The small-school left tackle was kicked into guard during practice on Tuesday, the position he'll play in the NFL, and looked good at his new spot. Dozier, 6-4, 312, overcame his lack of size and power by blocking with great technique and controlling defenders in one-on-one drills. He's an athletic sort of lineman who will only improve as he physically matures and gets stronger.


    Dozier would give the Cowboys some depth at a position that's thin behind starters Ronald Leary and Mackenzy Bernadeau.

    What His Selection Would Mean

    Dozier's selection here would be the first on offense for Dallas and could suggest that the front office realizes that Leary and Bernadeau, in particular, might not play as well in 2014 as they did last season. Dozier could also provide the versatility that would allow Dallas to activate the minimum number of offensive linemen used on game day.

Round 4: Jordan Zumwalt, OLB, UCLA

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    UCLA linebacker Jordan Zumwalt has the versatility to play either inside in a 3-4 defense or outside in a 4-3. He's be the latter for Dallas, likely working as the "Sam" linebacker with Bruce Carter playing the "Will."

    Zumwalt was productive in 2013 with 91 tackles. At 6'4", 235 pounds, Zumwalt is a physical player who shouldn't have problems defending the run. The question is how he can perform against the pass, meaning that he might not be a three-down player in the NFL.

    What His Selection Would Mean

    The Cowboys are in the market for an outside linebacker. Zumwalt could possibly play on first and second down for Dallas, although he'd probably have a difficult time beating out DeVonte Holloman for a starting spot.

    The Cowboys probably won't be finding any immediate impact players in the fourth round anyway.

Round 5: Lache Seastrunk, RB, Baylor

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    One of the most underrated running backs in this year's class, Baylor's Lache Seastrunk has it all. With good size at 5'11", 210 pounds, Seastrunk has 4.45 speed. That's incredibly important for running backs.

    Seastrunk was also extremely efficient in college, rushing for 7.6 yards per carry. He didn't run between the tackles much at Baylor, and he needs to work on catching the ball out of the backfield, but he'd make for the perfect backup to DeMarco Murray and potential starter in 2015.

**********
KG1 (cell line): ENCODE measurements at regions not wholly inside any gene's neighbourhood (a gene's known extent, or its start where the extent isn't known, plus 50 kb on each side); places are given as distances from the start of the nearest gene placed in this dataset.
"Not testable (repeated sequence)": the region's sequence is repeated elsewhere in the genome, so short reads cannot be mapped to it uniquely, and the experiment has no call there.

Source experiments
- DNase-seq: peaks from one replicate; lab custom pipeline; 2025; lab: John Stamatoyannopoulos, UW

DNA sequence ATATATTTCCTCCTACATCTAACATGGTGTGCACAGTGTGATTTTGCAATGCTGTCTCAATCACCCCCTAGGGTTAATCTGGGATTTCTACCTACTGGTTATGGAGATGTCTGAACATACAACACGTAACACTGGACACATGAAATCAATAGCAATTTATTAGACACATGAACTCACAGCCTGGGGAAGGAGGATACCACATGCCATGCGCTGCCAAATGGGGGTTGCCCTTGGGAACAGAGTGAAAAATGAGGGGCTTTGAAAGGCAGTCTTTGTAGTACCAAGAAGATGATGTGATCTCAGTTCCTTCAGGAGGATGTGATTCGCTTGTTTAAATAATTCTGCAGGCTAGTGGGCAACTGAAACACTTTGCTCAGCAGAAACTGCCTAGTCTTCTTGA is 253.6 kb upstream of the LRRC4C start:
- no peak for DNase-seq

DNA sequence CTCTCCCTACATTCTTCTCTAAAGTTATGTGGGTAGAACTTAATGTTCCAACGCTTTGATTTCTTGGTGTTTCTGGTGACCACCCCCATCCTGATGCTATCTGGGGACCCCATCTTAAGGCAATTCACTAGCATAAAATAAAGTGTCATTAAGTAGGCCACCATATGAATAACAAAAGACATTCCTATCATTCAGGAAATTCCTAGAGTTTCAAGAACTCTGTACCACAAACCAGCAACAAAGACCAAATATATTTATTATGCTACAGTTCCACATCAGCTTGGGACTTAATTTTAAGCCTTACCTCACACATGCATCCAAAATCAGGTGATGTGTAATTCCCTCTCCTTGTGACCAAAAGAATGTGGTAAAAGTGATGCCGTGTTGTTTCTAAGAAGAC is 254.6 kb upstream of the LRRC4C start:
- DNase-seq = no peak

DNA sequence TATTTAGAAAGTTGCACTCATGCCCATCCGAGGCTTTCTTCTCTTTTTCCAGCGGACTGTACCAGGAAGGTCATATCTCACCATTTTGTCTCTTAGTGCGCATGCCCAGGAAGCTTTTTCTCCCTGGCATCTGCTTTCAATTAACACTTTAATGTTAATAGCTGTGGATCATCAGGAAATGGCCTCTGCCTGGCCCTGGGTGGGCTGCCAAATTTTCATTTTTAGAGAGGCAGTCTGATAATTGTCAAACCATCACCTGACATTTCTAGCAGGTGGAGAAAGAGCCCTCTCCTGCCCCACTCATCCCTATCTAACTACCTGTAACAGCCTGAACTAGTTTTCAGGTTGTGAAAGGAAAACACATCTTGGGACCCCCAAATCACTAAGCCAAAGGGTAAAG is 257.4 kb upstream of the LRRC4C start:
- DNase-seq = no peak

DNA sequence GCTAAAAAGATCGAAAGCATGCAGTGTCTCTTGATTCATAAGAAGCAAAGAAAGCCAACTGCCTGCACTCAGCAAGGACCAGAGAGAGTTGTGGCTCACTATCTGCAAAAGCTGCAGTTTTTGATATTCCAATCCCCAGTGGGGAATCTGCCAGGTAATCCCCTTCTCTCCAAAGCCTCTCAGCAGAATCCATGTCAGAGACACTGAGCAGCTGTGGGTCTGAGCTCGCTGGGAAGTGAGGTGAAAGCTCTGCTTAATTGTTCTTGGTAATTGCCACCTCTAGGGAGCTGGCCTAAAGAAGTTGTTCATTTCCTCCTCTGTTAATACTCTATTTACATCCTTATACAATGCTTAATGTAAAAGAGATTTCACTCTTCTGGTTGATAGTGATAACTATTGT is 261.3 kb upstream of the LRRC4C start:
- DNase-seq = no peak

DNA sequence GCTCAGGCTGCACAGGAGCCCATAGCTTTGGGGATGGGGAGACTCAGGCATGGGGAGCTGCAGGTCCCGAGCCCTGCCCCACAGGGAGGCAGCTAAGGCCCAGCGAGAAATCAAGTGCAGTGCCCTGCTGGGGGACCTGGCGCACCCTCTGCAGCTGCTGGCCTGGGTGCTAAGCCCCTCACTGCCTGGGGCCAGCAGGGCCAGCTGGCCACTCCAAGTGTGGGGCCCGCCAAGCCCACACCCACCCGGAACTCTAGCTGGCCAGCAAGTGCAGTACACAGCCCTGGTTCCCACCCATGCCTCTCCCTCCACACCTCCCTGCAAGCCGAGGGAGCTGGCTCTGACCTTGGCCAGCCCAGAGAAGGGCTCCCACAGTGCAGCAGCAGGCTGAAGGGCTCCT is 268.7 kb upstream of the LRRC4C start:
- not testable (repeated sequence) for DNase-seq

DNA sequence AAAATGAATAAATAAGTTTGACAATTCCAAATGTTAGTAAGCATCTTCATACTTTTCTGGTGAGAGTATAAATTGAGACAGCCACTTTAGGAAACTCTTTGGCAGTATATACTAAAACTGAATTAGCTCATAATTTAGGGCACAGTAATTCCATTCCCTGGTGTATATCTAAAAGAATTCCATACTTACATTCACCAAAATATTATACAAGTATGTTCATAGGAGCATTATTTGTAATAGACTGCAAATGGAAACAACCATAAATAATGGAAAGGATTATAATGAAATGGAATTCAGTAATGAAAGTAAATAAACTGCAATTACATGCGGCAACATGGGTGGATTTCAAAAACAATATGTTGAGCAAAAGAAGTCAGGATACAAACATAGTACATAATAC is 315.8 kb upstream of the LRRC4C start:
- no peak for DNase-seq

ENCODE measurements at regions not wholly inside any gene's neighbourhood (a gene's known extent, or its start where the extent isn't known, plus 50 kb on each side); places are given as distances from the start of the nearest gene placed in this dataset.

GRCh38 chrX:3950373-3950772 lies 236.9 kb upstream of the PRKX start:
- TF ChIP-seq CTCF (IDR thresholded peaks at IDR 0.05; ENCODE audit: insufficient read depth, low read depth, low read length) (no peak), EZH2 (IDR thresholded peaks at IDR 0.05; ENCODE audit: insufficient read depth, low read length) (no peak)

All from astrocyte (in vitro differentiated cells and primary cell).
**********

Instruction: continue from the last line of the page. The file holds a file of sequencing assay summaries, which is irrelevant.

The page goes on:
What His Selection Would Mean

    Seastrunk's selection would mean the Cowboys realize they made a mistake on running back Joseph Randle in 2013. A light back with below-average speed, Randle has a very low probability of NFL success.

    With Murray a free agent after the 2014 season, the Cowboys will need to find a young replacement.

Round 7: Marqueston Huff, FS, Wyoming

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    Another small-school player, Wyoming safety Marqueston Huff would compete with a crowded but underwhelming group of safeties in Dallas. A playmaker in college, Huff is a 5'11", 198-pound safety with range.

    What His Selection Would Mean

    Huff's selection would indicate the Cowboys aren't completely confident that either J.J. Wilcox, Matt Johnson, and Jeff Heath have the abilities to be a capable NFL starter. 

Round 7: Cameron Fleming, OT, Stanford

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    A late-round prospect with good size, Stanford offensive tackle Cameron Fleming stands 6'6", 318 pounds. He was overshadowed by David Yankey in college, but Fleming has enough upside to warrant consideration in the late rounds of the draft.

    It's worth noting that because seventh-round picks rarely pan out, it benefits teams to try to hit a home run. That means valuing upside over consistency, which means more small-school prospects or players with off-field/injury concerns getting longer looks.

    What His Selection Would Mean

    While a "best player available" draft strategy is suboptimal early, it makes sense in the middle and late rounds. Whomever Dallas drafts in the seventh round, you can be confident those players are the top-rated prospects remaining on their board and not a "need" selection.

Round 7: Andre Hal, CB, Vanderbilt

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    A 6'0", 190-pound cornerback out of Vanderbilt, Hal played only seven games in 2013 due to injury. He still managed 49 tackles and three interceptions during that time. Hal will need to add some bulk at the next level.

    What His Selection Would Mean

    Hal's selection could indicate the Cowboys have lost confidence in cornerback B.W. Webb. Webb is also undersized, checking in at only 178 pounds.